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WW1 Bavarian Named Cut out Bavarian Pilots Badge with PLM engraved


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This is my friends WW1 Bavarian Ace named pilots badge with his PLM engraved on the back of the badge and it is cut out. It comes with a C.O.A. from a reputable auction house.Some one said there were no cut out badges here is one and it has the PLM and the maker.I though all should see this rare find it was purchased in 2005 at auction.This must be rare one of a kind unless some one else has one because I can not find any information on it? Does anyone know about these rare pieces?

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This is my friends WW1 Bavarian Ace named pilots badge with his PLM engraved on the back of the badge and it is cut out. It comes with a C.O.A. from a reputable auction house.Some one said there were no cut out badges here is one and it has the PLM and the maker.I though all should see this rare find it was purchased in 2005 at auction.This must be rare one of a kind unless some one else has one because I can not find any information on it? Does anyone know about these rare pieces?

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copy, fantasy, utter rubbish

Do you really need to post the same badge in five (5) different threads???

This is my last comment on this badge and post but I really belive you are incorrect and are not an authority on this one particular badge in my opinion there are too many self proclaimed experts here and others who are knowlegable.I will not post this badge again nor any more items here.There were over 46 bidders on this badge when it sold at auction and it came with a C.O.A. from a large aucition house it sold for near $5.800. So 46 bidders all thought it was right but you say fantasy(rubbish?) ( I won't comment on your items you have sold out of respect) ok that is your opinion but I think you are 100% wrong no one points out what it wrong with it no auctuall details at all that are factual just that it is wrong or it is fantasy but no facts no details.Why did no one tell the other guy his badge was bad or did they do that and then try to buy it privatly LOL? In fact I think the only real authority on the matter would be the German Museum.The majority of the chat in this forum is pure speculation and self worked opinions factual evidence is what people need which seldom comes forward as I see.Have a good evening and good luck with collecting and selling.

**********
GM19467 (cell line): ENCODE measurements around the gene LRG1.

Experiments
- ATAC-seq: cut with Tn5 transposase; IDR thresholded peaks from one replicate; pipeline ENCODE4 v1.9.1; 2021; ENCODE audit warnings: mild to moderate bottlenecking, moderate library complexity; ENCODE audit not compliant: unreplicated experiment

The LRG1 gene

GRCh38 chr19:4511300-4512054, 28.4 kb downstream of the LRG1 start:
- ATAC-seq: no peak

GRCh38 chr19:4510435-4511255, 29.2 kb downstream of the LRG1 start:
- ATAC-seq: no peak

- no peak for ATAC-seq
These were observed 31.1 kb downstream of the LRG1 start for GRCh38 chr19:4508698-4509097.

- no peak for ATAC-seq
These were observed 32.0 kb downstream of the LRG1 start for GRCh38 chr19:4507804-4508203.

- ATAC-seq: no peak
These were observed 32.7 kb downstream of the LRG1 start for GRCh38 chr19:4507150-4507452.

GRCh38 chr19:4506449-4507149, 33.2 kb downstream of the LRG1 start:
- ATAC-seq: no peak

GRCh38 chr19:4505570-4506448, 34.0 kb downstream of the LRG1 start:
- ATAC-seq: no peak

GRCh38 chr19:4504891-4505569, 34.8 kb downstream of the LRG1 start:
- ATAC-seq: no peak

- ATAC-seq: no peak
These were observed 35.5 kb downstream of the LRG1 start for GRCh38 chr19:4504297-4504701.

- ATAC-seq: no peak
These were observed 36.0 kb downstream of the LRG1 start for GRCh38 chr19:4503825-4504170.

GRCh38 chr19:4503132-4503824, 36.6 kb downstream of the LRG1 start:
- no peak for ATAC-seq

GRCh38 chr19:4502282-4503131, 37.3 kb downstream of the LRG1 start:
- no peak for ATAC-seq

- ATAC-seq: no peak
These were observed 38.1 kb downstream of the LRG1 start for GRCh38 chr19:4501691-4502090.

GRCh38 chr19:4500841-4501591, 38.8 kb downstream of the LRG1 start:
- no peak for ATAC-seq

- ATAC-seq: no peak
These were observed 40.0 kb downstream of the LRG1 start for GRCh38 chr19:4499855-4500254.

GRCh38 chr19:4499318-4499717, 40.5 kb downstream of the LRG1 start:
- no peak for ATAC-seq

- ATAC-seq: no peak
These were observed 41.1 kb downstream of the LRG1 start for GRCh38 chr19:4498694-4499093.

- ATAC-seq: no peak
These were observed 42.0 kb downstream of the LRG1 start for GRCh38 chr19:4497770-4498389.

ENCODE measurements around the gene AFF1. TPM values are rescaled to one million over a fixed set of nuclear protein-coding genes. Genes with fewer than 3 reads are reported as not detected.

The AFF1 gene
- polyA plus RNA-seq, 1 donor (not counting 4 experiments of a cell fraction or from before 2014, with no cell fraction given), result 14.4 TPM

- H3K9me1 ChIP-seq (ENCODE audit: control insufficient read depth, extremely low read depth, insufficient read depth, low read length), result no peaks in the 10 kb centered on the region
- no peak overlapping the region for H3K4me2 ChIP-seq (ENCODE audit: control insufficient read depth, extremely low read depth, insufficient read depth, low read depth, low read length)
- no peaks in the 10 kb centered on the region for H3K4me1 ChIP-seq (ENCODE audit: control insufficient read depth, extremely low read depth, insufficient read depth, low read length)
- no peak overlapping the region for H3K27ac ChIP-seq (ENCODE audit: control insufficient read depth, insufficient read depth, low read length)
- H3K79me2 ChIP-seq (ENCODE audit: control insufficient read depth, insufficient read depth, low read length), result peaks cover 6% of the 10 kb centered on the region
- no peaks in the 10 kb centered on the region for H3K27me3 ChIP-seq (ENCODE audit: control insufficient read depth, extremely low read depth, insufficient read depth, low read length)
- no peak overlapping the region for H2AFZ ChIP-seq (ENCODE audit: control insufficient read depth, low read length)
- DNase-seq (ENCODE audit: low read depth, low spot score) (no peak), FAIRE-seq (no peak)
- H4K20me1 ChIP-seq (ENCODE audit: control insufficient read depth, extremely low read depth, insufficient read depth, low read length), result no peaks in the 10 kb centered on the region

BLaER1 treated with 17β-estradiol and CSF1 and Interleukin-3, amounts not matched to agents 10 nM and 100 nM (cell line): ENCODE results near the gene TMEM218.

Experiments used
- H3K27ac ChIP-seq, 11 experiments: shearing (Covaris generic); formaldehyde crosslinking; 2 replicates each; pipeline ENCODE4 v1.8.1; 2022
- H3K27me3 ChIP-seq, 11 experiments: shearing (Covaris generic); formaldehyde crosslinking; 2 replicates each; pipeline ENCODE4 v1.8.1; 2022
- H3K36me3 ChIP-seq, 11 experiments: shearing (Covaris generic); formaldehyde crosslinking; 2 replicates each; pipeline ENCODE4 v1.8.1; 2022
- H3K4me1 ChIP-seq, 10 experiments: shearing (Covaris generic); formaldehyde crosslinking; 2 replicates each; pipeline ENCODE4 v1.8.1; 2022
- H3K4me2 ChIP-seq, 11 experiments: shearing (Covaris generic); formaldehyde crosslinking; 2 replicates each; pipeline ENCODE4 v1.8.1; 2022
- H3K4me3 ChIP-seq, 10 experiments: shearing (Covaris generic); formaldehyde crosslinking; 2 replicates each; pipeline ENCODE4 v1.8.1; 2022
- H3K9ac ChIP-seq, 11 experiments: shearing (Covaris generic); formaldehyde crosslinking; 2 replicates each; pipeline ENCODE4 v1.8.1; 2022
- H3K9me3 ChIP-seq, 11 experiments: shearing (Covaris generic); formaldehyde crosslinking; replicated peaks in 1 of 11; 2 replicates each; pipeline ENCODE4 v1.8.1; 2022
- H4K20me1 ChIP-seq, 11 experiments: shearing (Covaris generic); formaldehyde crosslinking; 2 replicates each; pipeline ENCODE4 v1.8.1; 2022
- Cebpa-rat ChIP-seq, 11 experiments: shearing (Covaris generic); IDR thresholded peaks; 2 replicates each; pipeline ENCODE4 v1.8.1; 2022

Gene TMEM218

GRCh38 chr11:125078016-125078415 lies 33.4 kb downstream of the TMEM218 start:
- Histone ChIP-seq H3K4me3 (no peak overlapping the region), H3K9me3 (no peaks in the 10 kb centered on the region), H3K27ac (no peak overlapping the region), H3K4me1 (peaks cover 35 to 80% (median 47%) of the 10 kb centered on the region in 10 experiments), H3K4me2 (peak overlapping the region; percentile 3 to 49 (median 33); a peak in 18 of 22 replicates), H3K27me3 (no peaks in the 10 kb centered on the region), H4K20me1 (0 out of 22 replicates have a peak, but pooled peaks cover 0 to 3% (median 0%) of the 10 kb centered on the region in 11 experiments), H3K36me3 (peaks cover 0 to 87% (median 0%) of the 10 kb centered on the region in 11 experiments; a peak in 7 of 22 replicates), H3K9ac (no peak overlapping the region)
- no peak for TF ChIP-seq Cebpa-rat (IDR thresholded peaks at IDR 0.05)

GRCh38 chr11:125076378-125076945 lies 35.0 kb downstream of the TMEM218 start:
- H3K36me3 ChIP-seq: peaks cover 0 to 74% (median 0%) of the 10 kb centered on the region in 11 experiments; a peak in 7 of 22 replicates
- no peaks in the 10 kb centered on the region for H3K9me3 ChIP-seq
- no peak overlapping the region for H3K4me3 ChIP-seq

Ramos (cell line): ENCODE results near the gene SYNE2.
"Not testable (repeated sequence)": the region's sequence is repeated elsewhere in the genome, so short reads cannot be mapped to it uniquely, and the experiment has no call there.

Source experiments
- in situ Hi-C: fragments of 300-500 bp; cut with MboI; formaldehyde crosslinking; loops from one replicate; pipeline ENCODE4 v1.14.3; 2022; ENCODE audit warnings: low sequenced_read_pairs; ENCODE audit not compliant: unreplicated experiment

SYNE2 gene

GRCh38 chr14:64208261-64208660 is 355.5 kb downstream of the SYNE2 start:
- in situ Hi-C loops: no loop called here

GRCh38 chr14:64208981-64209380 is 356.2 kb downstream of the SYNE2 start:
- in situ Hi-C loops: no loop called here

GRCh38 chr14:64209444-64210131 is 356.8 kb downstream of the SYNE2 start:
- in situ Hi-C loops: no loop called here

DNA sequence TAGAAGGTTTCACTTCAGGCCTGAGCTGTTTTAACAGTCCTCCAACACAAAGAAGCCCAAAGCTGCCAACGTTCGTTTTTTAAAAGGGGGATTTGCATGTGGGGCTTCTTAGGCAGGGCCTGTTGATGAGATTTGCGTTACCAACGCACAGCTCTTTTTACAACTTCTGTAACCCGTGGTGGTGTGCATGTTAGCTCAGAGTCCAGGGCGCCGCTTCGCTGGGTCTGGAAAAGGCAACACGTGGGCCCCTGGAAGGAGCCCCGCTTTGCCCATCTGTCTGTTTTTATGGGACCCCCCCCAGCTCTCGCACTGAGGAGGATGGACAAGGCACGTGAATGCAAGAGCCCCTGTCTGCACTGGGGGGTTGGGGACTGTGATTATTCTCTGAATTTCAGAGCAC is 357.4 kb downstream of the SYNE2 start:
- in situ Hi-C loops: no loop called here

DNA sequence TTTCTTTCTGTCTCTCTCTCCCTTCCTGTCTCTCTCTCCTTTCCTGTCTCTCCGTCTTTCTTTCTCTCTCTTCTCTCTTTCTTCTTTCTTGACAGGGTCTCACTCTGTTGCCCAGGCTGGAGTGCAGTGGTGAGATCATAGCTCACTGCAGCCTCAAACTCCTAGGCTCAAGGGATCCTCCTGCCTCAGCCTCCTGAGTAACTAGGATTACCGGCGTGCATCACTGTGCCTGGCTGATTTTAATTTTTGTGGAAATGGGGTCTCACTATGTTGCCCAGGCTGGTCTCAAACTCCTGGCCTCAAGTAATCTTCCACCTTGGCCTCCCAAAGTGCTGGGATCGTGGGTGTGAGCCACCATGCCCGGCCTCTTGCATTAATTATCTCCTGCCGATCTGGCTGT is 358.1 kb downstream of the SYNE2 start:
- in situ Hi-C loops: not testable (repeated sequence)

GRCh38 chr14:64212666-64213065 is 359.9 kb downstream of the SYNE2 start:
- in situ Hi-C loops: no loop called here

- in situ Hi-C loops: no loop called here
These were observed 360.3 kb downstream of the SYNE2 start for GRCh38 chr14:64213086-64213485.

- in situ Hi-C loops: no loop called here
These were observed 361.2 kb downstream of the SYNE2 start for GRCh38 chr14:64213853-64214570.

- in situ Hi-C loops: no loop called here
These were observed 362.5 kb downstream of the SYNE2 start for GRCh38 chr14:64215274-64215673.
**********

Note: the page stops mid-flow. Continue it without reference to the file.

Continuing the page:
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Well Mr Vinland, you have failed to notice that I commented on this badge as soon as you posted the pictures and stated that the badge was a 'Spokeless wheel ' type of which there are hundreds doing the rounds . ( I counted seven at present on various sites). If you care to read my thread properly you will understand my concerns about the badge. People on this site are not self opinionated or making statements that are plucked out of the air ,I for one have studied this avenue of collecting for many years and find your statements insulting and at best naive. I suspect that you have bought the badge yourself rather than belonging to a friend so you are defending your purchase. Well my opinion stands that it is dubious in origin ,if nothing else from the quantity of these types around. Ferg1.